Federal officials are threatening Oklahoma with a loss of millions of dollars if the state continues to make public the histories of children killed or nearly killed by child abuse or neglect.
Complying would mean Oklahomans would no longer have access to the types of reports that in the past have revealed massive failures in Oklahoma's child welfare system that contributed to deaths of children like Kelsey Smith-Briggs and Serenity Deal.
However, ignoring the demand would place Oklahoma's Department of Human Services at risk of losing more than $50 million in federal funds, officials say.
State and national child welfare reformers are incensed — calling the threat “irresponsible” and “unfathomable.”
“To follow what this letter says would be to go backward to perpetuate the culture that has led to the point of a class-action lawsuit and the death of a lot of children,” said state Rep. Jason Nelson, R-Oklahoma City, who is working on reform legislation that would make even more child welfare information available to the public.
Sparking their concern is a May 9 letter to Preston Doerflinger, interim director of the Oklahoma Department of Human Services, from Janis Brown, the Dallas-based regional manager for the federal Children's Bureau, Administration for Children & Families.
“Oklahoma's Child Abuse Prevention and Treatment Act and Children's Justice Act funding will be in jeopardy if the Administration for Children and Families determines the state is not compliant with these requirements and the deficiencies remain uncorrected,” the letter says.
“We think the federal Administration for Children & Families is just wrong,” said Elisa Weichel, administrative director and staff attorney for the national Children's Advocacy Institute.
How much to tell?
At issue is how much information the public has a right to know when a state's publicly funded child welfare system fails so badly that children like Serenity and Kelsey end up dead or critically injured.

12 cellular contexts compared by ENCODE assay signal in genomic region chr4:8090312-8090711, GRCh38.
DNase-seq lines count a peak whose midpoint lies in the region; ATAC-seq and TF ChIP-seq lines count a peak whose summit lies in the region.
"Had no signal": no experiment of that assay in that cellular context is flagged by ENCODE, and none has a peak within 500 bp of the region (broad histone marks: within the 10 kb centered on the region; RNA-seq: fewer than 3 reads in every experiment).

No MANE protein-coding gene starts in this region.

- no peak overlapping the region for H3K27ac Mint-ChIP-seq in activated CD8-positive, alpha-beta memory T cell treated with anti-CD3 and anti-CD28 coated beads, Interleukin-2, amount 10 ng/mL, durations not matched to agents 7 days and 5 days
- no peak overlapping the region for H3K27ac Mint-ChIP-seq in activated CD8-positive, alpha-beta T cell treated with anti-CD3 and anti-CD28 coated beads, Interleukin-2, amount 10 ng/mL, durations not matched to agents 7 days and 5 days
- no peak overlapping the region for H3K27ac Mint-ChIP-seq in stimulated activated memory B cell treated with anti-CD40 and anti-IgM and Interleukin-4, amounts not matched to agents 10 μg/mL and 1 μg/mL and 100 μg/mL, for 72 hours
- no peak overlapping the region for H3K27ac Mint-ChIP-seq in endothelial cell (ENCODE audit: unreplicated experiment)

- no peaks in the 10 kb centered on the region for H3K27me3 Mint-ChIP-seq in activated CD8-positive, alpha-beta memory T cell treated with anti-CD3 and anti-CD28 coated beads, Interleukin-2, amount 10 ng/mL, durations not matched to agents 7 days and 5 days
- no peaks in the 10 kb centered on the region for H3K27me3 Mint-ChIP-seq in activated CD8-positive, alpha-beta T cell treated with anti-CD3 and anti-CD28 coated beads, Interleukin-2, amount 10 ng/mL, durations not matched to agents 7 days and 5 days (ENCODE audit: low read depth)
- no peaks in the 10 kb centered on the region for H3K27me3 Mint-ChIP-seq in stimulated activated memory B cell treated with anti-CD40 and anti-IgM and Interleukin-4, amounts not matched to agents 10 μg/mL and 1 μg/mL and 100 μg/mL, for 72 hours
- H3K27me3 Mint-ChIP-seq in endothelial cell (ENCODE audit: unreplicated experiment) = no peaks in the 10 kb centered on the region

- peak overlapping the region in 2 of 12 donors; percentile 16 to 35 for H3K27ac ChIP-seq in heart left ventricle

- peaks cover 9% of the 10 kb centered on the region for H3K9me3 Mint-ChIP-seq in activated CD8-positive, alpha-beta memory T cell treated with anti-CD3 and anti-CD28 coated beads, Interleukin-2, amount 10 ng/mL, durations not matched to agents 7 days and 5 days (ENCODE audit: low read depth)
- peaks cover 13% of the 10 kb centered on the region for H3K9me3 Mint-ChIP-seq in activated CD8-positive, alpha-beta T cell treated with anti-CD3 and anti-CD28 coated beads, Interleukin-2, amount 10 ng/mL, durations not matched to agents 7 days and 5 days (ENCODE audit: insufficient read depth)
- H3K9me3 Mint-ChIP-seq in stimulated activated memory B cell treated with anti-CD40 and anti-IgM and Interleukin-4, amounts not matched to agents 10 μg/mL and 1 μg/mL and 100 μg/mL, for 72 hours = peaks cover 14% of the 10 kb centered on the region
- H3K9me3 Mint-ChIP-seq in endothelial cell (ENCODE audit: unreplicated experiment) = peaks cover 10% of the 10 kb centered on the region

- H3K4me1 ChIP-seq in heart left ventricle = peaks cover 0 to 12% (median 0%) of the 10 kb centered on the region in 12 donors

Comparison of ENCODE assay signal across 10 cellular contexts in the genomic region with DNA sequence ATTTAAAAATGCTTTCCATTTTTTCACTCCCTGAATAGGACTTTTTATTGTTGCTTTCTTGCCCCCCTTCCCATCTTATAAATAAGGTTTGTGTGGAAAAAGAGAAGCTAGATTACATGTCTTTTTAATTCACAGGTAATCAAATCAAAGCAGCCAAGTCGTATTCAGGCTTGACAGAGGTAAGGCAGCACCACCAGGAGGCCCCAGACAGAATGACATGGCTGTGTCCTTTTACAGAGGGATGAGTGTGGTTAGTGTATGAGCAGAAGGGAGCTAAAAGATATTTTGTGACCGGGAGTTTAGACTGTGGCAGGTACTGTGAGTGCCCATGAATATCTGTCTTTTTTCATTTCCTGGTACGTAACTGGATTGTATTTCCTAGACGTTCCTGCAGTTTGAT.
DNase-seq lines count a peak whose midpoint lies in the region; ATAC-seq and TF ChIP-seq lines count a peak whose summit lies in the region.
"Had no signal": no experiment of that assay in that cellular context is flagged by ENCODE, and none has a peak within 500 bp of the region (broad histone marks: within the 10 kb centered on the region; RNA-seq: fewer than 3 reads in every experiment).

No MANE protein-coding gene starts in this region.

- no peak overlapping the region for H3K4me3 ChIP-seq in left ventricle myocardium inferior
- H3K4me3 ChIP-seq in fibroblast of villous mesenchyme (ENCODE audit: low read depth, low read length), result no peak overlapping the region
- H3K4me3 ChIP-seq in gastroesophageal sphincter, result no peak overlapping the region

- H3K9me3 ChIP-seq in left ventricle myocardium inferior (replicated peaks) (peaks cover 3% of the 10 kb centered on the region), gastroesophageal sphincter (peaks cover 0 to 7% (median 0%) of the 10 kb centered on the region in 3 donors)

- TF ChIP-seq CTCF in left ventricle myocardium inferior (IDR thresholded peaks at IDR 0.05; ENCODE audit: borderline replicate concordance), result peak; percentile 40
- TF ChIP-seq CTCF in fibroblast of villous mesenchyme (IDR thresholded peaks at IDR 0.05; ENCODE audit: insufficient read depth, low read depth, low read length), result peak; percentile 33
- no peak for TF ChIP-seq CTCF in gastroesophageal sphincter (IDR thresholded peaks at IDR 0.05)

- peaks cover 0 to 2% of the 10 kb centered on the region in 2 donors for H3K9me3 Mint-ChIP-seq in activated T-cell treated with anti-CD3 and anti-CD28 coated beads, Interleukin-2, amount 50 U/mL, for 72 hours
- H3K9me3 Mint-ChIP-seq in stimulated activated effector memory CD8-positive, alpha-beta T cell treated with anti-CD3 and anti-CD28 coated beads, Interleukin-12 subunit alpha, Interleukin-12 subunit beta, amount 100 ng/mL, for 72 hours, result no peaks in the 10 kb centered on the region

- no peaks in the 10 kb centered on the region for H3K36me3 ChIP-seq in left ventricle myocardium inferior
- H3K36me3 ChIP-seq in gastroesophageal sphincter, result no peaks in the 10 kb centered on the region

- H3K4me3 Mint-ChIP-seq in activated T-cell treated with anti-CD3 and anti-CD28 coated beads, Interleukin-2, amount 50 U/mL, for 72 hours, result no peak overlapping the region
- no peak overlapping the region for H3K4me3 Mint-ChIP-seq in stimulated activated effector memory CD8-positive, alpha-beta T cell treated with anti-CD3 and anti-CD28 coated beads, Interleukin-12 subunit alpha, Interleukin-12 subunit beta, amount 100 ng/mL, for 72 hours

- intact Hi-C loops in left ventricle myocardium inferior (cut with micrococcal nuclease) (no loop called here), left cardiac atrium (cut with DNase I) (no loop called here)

Serenity, 5, died in June from a severe head injury less than a month after she began living with her father at the recommendation of DHS. Serenity was placed with her dad even though she was injured twice in January 2011, suffering bruises and blackened eyes during overnight visits with him.
Kelsey, 2, died from child abuse in the home of her mother and stepfather. A judge allowed her to remain in the home even though she had experienced serious injuries that included a broken collarbone, bruises and two broken legs in the months leading up to her 2005 death.
Normally, information about state child welfare activities is kept secret to protect the privacy of children and their families. However, The Oklahoman was able to report on what happened to Serenity and Kelsey because of an exception in federal and state confidentiality laws.
Under the exception in current state law, DHS and an oversight agency, the Oklahoma Commission on Children and Youth, are required to prepare and release reports when requested after a child has died from child abuse if the caregiver has been charged.
Those reports identify prior child abuse complaints regarding the families and what state child welfare workers did in response to those complaints.